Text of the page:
Consequences to a Participant Who Makes Excess Annual Salary Deferrals
November 15, 2019
IRC Section 402(g) limits the amount of retirement plan elective deferrals you may exclude from taxable income in your taxable year, which is generally the calendar year. Your 402(g) limit for 2019 is $19,000.
The 402(g) limit applies to elective deferrals made by you to various plans, including:
- 401(k) plans,
- 403(b) arrangements,
- Salary Reduction Simplified Employee Pension Plans (SAR-SEPs), and
- Savings Incentive Match Plans for Employees (SIMPLE-IRAs).
The 402(g) limit is an individual limit and not a plan limit, so you must aggregate all elective deferrals contributed to all the plans in which you participate during the taxable year. For example, if you work for two different employers in 2019 that each have a 401(k) plan, you can only defer $19,000 in total - not $19,000 to each plan.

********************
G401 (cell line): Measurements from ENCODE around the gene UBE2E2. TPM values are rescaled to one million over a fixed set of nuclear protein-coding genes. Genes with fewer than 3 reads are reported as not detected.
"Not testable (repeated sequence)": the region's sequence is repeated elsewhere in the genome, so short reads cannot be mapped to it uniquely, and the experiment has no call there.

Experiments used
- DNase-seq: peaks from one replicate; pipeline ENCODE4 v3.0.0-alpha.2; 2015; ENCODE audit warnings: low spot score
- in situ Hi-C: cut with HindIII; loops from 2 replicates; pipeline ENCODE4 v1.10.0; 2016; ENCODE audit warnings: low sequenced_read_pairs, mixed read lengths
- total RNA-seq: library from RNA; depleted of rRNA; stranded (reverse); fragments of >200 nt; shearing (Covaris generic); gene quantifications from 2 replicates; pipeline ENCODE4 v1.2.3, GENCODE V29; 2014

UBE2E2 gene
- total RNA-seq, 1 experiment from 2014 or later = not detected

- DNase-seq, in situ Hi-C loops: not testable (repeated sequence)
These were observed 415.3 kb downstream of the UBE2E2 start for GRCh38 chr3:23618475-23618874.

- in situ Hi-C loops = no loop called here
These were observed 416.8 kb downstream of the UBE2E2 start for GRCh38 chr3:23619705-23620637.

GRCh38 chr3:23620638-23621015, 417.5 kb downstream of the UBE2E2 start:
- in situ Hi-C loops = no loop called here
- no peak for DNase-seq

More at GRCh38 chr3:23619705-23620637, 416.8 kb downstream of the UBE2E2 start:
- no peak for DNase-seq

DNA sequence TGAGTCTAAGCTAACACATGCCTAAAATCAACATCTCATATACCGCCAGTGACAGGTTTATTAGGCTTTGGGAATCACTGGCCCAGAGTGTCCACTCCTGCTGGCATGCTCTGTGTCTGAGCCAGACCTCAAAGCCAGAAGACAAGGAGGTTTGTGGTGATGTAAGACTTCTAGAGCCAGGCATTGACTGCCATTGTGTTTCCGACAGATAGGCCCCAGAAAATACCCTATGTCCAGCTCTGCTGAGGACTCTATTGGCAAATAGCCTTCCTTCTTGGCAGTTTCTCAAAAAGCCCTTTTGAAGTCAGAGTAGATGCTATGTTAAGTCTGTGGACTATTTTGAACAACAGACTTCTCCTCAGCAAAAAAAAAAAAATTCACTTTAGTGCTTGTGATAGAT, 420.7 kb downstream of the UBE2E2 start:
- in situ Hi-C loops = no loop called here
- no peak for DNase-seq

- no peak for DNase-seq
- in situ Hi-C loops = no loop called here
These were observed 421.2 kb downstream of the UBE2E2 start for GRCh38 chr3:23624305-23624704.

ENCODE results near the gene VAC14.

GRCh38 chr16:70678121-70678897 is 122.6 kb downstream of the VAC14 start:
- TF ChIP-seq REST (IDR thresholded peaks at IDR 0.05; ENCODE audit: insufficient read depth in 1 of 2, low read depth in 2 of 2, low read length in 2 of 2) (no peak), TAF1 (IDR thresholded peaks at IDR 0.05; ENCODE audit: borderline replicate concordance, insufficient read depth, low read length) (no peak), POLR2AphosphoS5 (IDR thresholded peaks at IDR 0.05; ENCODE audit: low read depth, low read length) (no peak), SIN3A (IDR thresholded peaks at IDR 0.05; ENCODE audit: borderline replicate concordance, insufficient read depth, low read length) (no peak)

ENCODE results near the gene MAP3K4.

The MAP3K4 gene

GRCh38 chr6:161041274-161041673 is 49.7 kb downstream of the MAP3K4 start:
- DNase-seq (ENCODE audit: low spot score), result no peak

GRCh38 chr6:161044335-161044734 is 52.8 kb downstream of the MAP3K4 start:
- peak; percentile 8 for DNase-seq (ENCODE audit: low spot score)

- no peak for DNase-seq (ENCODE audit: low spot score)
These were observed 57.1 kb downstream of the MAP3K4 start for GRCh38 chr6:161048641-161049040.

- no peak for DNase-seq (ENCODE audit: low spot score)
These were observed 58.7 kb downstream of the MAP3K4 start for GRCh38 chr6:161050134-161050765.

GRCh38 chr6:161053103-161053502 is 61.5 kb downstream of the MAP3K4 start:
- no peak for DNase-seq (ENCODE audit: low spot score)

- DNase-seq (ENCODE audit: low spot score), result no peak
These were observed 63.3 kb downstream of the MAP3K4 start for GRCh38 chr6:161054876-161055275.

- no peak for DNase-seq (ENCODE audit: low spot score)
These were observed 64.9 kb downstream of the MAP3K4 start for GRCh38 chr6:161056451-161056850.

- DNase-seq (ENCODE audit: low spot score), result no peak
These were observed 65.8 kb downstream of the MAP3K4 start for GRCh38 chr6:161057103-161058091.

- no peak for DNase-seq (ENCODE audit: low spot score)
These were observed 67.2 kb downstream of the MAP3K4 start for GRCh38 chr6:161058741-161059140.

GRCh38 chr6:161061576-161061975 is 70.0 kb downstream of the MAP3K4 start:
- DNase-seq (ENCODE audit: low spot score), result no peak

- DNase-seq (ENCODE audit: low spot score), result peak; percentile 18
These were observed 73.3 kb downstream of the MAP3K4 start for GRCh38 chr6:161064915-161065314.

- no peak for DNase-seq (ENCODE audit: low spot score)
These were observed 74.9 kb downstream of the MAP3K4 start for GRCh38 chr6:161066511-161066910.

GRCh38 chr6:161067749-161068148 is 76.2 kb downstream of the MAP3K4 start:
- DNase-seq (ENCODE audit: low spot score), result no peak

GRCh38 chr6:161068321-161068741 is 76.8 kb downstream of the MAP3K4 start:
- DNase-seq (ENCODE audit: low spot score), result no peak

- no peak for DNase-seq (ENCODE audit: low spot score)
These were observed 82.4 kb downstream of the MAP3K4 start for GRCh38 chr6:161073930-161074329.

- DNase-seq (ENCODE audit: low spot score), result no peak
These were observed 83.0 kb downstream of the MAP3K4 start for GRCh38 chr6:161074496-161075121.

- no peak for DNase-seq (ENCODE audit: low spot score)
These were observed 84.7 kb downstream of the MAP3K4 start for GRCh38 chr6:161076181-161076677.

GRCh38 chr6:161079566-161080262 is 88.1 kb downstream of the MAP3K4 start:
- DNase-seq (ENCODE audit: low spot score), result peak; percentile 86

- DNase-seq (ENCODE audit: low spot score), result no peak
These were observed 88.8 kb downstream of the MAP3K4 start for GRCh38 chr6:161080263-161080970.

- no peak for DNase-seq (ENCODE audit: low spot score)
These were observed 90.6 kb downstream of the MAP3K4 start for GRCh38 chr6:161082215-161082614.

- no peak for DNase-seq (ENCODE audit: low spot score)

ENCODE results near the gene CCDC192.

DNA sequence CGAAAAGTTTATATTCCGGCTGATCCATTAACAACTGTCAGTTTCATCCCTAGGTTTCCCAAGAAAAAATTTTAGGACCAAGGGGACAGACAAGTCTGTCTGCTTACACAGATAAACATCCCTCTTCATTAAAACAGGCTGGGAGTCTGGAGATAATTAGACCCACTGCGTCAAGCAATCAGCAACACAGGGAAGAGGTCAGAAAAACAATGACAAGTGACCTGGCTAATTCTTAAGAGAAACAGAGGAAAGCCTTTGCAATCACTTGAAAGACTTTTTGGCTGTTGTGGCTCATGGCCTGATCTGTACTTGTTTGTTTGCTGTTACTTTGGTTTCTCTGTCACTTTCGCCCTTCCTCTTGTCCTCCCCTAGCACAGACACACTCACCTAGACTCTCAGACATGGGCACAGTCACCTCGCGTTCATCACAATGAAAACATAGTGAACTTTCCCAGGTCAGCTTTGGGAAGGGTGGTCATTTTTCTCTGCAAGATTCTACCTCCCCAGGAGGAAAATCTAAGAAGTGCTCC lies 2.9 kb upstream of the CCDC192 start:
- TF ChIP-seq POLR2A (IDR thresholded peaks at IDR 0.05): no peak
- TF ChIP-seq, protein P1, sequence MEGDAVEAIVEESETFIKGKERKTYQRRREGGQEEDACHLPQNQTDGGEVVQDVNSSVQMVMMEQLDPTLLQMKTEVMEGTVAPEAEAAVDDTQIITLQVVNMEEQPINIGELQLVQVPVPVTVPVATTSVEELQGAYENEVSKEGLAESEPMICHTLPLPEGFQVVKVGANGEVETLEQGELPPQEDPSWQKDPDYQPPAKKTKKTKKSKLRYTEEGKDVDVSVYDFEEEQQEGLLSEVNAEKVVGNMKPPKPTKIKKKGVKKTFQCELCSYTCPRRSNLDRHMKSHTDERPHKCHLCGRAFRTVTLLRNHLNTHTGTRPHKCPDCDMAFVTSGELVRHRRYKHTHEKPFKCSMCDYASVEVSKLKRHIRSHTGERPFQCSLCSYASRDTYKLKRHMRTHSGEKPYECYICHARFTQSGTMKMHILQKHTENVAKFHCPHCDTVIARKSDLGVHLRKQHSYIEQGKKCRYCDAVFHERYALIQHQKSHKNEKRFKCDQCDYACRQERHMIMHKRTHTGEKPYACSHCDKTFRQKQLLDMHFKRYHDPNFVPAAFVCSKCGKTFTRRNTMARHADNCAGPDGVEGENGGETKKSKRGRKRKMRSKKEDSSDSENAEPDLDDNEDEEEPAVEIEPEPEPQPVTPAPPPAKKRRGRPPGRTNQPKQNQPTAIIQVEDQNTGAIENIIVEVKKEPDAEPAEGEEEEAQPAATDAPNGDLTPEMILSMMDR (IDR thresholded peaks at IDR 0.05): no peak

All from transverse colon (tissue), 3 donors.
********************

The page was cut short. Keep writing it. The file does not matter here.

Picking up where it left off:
Deferrals more than the annual 402(g) limit are called “excess deferrals.” If excess deferrals are not corrected timely, the excess deferrals (including earnings on the excess during the taxable year) will be taxable income to you.
Click here for more information (link to IRS website)